#### water resources

water resources are sources of water that are potentially useful

coupled natural and human system

properties of H2O

to understand the hydrologic cycle and the processes operating with in it, we have to understand a number of important properties of H2O
these properties are all direct results of the capacity for H2O (in liquid or solid state) to form H bonds
oxygen more

the global water fluxes

most evaporation over ocean
most precipitation over land
can not calculate ground water flux

energy:the ability to do work

1 joule= work required to move 1m against 1N
many different forms, never destroyed

high specific heat

Cp=4.186J/gc
the heat (a form of energy) required to raise 1g of material 1 degree C
other material:
-dry soil, steel
as a result, water is a very good thermal buffer, requiring larger heat inputs to raise temperature than other natural or manufactured ma

high latent heat of vaporization

(Hv)=2440J/g (at 25 degrees C)
Hv= 2499-2.36T (T in C)
the heat required to move molecules from liquid to gas state (energy input needed for breaking H bonds and other intermolecular interactions, as well as to push back to the atmosphere
as a result, a g

high latent heat of condensation

(Hc)= -2440J/g (at 25 degrees C)
Hc= -(2499-2.36T) (T in C)
equivalent in magnitude to Hv, only represents heat that must be lost to condense H2O from gas phase to liquid phase

high latent heat of melting

(Hm)= 334J/g
heat input required for phase transition from solid to liquid (melt ice)

high latent heat of fusion

(Hf)= -334J/g
equivalent in magnitude to Hm, only represents heat that must be lost to form solid H2O (ice) from liquid

high surface tension

y=72.8mJ/m2 (at 20 C)
work required to create unit surface area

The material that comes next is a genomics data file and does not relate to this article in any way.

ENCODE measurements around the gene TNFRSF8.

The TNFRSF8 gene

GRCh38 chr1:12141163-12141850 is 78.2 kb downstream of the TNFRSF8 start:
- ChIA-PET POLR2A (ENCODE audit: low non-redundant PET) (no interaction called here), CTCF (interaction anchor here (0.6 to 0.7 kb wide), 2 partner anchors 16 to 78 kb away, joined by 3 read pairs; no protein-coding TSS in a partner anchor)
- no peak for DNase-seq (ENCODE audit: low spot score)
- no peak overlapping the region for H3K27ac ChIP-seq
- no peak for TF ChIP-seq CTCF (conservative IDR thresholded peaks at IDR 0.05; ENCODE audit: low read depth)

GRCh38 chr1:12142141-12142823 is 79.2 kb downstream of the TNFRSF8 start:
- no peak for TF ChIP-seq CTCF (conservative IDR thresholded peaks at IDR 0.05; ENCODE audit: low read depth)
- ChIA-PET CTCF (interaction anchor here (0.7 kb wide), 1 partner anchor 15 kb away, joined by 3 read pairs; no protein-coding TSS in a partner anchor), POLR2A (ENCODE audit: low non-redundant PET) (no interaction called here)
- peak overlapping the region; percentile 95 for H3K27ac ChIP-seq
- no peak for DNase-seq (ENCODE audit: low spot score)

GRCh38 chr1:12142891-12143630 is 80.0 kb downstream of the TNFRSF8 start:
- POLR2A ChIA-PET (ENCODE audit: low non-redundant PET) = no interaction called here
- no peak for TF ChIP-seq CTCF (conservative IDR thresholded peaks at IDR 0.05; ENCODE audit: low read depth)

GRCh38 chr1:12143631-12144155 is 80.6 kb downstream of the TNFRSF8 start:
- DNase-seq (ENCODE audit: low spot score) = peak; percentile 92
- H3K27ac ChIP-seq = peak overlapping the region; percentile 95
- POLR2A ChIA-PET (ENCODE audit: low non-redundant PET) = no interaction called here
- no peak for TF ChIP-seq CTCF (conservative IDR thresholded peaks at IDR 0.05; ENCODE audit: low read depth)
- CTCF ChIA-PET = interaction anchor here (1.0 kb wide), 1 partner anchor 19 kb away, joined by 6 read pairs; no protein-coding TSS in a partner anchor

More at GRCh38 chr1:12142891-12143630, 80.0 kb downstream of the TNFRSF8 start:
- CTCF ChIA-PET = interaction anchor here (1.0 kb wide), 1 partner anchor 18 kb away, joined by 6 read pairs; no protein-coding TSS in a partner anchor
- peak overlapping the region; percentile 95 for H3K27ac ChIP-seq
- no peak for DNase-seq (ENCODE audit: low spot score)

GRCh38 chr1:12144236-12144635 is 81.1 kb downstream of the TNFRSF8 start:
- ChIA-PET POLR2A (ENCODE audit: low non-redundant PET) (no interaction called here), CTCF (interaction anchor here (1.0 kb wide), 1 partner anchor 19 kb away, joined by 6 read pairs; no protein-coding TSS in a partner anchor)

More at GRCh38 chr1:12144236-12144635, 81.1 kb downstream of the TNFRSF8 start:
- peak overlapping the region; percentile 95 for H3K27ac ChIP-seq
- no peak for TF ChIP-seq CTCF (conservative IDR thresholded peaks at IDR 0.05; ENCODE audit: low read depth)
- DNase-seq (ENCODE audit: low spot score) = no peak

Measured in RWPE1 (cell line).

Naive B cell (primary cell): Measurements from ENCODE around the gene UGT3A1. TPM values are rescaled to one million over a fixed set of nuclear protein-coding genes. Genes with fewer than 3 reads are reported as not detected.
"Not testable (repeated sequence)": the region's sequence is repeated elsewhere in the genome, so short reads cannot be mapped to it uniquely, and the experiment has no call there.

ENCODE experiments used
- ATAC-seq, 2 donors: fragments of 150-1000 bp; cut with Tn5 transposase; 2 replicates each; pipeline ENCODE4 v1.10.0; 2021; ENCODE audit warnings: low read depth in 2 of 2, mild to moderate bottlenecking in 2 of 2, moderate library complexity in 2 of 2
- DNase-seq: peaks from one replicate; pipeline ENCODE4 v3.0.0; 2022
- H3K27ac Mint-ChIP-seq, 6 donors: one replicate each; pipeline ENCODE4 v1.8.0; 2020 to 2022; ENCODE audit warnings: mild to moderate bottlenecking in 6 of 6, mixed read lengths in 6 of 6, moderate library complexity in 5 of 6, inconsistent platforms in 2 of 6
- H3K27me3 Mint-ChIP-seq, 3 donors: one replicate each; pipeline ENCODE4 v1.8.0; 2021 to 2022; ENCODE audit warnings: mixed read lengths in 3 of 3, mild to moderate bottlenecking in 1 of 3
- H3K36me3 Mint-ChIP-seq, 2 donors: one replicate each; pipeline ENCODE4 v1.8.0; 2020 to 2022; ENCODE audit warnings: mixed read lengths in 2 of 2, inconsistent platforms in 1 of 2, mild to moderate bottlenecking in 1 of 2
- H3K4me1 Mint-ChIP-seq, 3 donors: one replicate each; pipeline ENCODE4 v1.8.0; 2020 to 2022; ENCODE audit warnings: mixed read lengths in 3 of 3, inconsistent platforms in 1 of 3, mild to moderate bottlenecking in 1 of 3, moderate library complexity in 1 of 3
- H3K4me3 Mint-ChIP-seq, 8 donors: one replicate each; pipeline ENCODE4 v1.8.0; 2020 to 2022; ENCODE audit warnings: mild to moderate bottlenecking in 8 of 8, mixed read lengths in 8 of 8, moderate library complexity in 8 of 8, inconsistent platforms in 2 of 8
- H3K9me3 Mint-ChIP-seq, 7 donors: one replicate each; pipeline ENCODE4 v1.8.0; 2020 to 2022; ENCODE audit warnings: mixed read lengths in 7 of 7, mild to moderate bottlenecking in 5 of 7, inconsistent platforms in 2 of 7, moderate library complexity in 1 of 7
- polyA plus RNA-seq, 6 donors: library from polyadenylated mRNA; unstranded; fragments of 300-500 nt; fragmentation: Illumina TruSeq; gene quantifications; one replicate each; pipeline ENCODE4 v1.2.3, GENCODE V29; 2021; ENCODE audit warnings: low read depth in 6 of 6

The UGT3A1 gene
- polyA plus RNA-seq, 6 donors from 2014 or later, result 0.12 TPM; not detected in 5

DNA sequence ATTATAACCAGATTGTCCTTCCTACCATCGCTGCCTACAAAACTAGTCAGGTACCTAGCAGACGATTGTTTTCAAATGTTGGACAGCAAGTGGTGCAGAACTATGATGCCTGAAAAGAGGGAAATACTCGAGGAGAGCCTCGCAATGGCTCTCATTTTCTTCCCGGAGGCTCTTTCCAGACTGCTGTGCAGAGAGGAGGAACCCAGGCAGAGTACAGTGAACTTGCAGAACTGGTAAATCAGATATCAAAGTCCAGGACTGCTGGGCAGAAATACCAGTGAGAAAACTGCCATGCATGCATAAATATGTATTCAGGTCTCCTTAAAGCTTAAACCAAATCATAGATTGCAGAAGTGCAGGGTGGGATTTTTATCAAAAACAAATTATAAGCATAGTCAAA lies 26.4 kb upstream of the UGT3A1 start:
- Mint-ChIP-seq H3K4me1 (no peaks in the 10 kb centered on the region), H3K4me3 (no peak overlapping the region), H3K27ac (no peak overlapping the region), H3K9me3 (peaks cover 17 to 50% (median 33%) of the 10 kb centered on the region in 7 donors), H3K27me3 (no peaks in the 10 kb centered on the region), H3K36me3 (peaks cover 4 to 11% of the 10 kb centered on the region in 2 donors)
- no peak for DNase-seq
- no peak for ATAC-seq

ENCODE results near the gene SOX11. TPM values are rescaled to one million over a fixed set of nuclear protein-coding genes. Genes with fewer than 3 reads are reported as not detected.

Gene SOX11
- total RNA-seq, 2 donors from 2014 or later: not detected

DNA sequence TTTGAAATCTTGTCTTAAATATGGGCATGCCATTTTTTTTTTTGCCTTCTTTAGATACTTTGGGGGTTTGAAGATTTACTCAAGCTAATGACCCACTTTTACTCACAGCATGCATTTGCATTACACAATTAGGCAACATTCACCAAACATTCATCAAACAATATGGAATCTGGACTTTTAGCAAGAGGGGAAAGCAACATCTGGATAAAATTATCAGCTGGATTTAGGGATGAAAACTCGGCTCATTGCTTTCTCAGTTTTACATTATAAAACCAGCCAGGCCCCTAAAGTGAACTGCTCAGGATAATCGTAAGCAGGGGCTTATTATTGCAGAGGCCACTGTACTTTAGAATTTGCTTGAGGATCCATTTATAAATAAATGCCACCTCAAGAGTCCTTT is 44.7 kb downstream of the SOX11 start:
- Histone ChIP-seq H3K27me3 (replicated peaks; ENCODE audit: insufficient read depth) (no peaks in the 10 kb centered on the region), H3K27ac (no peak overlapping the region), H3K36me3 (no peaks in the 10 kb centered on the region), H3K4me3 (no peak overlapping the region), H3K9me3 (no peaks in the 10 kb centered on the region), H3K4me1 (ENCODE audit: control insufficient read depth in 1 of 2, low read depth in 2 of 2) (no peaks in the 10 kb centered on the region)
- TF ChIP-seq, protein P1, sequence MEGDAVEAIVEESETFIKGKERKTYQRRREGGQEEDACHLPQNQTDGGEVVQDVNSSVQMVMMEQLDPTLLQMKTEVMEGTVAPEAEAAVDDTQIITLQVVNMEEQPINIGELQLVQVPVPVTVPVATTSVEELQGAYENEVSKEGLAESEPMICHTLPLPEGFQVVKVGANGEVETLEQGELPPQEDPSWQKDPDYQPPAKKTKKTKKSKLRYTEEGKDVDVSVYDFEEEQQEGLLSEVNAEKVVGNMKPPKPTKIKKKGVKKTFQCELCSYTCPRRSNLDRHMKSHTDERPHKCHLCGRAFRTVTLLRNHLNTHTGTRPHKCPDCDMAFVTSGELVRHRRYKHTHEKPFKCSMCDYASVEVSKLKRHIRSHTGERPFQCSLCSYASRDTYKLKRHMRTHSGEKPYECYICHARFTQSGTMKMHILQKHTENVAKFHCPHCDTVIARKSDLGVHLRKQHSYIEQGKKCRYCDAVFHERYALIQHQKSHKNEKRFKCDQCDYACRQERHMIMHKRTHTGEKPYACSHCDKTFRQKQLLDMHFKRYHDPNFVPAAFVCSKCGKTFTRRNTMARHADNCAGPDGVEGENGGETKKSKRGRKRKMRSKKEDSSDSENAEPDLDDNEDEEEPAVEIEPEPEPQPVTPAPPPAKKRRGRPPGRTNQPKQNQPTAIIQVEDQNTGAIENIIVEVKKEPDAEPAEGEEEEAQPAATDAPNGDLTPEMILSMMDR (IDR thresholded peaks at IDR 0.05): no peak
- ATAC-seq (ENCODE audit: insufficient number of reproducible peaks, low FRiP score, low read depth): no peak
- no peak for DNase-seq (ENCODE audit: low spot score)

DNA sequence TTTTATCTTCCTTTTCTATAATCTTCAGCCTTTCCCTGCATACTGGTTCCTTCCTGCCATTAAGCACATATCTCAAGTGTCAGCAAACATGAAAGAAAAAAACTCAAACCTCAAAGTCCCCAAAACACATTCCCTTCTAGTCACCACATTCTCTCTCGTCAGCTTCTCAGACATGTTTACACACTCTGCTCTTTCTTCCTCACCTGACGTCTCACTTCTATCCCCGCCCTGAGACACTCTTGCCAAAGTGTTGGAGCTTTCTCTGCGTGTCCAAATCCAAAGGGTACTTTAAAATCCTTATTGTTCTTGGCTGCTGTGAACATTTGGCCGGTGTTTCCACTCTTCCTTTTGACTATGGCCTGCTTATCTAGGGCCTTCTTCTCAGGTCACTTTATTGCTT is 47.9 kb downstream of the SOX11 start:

equivalent to work needed to break H bonds, and bring H2O molecules from interior of liquid water to surface

Density

p=1.0g(cm-3) at 3.98C
defined as mass/unit volume
water density varies in unique way with temperature
max density at 3.98C, density of ice 0.9167
density change per C is greater at high temperatures

dissolving power

the universal solvent: dissolves more substances in greater quantities than any other liquid (in aggregate)

transparency

light and water

the fate of light and reservoirs is important since it is a component of the energy balance and light is necessary to drive photosynthesis
we are thus particularly interested in the photosynthically available radiation or PAR
PAR overlaps with the visible

precipitation

the process of water in the atmosphere returning to earths surface in liquid and solid forms
- rain, snow, sleet, hail

global scale precipitation

sun energy, air movement, ocean circulation, earths rotation, topography, vegetation feedback
earths energy budget
-solar energy input(up) reflection from clouds (down)
-heating air, land, and ocean (down)
-evaporation: main global precipitation source
-c

global atmospheric circulation

driven by sun energy
steered by rotation of the earth, oceans/landmass/topography
1 degree global ocean circulation
-warm surface flow, cool subsurface flow

continental scale precipitation

transport of moisture through the northern pacific and NE atlantic and across the continent

regional scale orographic california

statewide average= 22.9inches or 582mm
rainshadow: windward side wet, leeward side dry
up in elevation: temperature decrease
-air cools up mountain=precipitation
-moisture budget then dry air left=rain shadow
-this is orographic effect

regional scale vegetation feedback

the amazon rainforest
moisture, lots of transpiration as source of moisture

mechanisms for precipitation

mechanism needed to cool the air to bring it to or near saturation
there exists a vertical temperature gradient in the atmosphere defined by the lapse rate
lapse rate: rate of change of temperature with elevation
-lapse rate varies with water content of a

at boiling point vapor pressure=atmospheric pressure

100C=760mmHg

relative humidity (RH)

ratio of the amount of moisture in the air relative to the saturation vapor pressure

dewpoint temperature (Td)

the temperature (C) at which water vapor condenses into liquid water